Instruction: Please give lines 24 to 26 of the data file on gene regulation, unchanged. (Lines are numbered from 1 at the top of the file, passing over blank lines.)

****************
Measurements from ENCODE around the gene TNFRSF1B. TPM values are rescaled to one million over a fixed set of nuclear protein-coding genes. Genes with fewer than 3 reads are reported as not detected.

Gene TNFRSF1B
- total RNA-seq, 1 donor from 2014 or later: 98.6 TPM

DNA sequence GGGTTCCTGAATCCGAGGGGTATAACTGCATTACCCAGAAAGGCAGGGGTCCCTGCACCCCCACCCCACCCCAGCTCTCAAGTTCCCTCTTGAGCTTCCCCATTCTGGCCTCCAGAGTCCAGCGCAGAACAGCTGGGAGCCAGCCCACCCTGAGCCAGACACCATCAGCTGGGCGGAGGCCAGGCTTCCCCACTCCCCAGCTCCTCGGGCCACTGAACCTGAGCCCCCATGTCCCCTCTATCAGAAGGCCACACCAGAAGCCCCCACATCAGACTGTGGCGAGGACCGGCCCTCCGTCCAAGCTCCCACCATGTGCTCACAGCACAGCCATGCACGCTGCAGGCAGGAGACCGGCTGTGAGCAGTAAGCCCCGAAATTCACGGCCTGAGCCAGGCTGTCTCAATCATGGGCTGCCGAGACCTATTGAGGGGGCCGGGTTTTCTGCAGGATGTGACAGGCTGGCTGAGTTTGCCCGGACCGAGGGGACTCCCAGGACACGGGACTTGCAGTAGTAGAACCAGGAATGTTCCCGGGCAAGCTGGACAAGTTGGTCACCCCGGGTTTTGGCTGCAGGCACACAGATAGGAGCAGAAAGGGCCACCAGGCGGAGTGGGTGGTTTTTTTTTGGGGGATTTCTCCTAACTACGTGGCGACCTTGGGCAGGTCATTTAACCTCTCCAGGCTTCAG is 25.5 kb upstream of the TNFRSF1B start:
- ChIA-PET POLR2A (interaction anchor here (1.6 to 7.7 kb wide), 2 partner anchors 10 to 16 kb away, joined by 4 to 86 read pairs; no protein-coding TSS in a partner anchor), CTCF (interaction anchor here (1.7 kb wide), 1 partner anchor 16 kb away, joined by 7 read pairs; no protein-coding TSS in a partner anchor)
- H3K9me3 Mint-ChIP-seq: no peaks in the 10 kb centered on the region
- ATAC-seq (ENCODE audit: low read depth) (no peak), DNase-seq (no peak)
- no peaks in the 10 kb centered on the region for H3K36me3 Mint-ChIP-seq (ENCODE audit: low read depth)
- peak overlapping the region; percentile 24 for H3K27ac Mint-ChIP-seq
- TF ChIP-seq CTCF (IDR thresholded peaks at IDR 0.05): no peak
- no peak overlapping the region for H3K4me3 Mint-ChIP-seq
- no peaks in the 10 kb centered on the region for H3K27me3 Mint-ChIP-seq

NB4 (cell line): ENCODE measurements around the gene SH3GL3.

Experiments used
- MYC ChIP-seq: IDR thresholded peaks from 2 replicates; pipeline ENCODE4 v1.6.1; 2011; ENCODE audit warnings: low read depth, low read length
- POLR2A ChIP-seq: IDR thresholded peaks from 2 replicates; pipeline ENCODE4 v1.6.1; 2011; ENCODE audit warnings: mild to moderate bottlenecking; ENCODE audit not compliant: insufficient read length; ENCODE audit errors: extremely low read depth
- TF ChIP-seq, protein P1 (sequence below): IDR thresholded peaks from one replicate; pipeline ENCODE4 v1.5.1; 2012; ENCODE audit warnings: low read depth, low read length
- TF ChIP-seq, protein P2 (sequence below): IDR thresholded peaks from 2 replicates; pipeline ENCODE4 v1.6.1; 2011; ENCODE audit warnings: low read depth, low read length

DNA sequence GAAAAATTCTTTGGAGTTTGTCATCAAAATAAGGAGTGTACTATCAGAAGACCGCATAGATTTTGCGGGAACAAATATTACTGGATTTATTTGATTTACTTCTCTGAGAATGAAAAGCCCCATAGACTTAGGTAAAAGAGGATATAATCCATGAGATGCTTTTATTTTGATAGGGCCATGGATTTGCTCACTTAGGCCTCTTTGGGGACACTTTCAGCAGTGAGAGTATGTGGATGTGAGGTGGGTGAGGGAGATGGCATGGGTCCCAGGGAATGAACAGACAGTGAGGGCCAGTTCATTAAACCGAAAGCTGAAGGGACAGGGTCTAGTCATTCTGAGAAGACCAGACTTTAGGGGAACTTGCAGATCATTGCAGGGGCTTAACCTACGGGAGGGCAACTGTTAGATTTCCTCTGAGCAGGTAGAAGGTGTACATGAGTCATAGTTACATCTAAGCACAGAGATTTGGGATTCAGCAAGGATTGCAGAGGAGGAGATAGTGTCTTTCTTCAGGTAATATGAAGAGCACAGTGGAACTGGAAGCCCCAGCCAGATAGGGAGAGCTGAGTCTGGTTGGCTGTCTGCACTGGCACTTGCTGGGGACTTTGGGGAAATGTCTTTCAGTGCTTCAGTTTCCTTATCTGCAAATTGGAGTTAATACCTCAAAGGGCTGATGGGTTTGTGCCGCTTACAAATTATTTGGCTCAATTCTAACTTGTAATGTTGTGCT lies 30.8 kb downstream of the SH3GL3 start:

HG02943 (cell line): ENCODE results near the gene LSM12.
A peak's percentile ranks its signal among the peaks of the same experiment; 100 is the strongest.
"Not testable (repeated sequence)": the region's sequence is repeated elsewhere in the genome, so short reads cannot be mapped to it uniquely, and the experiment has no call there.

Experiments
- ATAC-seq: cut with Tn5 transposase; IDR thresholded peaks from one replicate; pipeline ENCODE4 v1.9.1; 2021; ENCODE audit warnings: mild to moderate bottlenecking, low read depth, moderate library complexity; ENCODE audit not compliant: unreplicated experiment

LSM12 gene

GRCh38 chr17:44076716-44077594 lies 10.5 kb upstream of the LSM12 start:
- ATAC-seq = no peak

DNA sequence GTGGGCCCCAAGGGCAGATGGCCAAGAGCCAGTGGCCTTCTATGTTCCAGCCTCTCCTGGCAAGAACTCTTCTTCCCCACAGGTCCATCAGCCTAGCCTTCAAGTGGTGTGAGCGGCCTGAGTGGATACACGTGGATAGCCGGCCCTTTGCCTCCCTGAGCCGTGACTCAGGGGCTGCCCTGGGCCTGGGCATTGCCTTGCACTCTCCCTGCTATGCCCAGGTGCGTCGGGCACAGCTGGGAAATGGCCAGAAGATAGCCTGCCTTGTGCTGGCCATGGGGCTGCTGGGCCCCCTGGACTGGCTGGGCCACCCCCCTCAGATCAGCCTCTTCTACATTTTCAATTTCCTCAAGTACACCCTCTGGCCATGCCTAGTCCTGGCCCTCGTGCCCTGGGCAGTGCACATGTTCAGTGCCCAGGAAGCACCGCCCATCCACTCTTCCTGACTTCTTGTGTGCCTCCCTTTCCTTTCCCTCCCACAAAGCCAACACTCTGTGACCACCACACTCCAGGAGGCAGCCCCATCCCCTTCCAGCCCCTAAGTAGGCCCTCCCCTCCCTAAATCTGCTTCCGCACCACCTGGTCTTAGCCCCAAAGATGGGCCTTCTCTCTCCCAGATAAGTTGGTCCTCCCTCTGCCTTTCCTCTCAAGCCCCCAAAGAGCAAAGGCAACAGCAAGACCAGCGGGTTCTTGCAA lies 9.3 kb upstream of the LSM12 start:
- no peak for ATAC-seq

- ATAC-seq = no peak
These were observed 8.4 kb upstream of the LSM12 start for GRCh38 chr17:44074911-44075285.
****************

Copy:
- ATAC-seq: cut with Tn5 transposase; IDR thresholded peaks from one replicate; pipeline ENCODE4 v1.9.1; 2021; ENCODE audit warnings: mild to moderate bottlenecking, low read depth, moderate library complexity; ENCODE audit not compliant: unreplicated experiment

LSM12 gene

GRCh38 chr17:44076716-44077594 lies 10.5 kb upstream of the LSM12 start: